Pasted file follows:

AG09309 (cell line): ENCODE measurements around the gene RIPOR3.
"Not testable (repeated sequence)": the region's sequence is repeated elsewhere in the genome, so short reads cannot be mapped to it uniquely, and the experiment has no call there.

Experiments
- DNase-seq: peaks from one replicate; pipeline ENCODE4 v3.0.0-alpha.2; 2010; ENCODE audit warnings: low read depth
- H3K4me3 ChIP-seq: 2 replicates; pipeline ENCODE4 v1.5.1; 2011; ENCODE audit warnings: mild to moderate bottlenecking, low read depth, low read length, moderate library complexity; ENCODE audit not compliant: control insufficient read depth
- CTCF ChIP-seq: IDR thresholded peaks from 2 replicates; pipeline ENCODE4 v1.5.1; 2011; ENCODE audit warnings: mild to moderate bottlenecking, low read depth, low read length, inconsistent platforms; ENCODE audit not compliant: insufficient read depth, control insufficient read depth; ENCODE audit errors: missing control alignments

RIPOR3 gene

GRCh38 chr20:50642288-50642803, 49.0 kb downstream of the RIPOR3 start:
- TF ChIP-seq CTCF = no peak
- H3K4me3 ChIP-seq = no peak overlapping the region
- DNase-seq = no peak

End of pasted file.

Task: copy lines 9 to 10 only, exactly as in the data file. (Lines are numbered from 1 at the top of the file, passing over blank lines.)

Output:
- TF ChIP-seq CTCF = no peak
- H3K4me3 ChIP-seq = no peak overlapping the region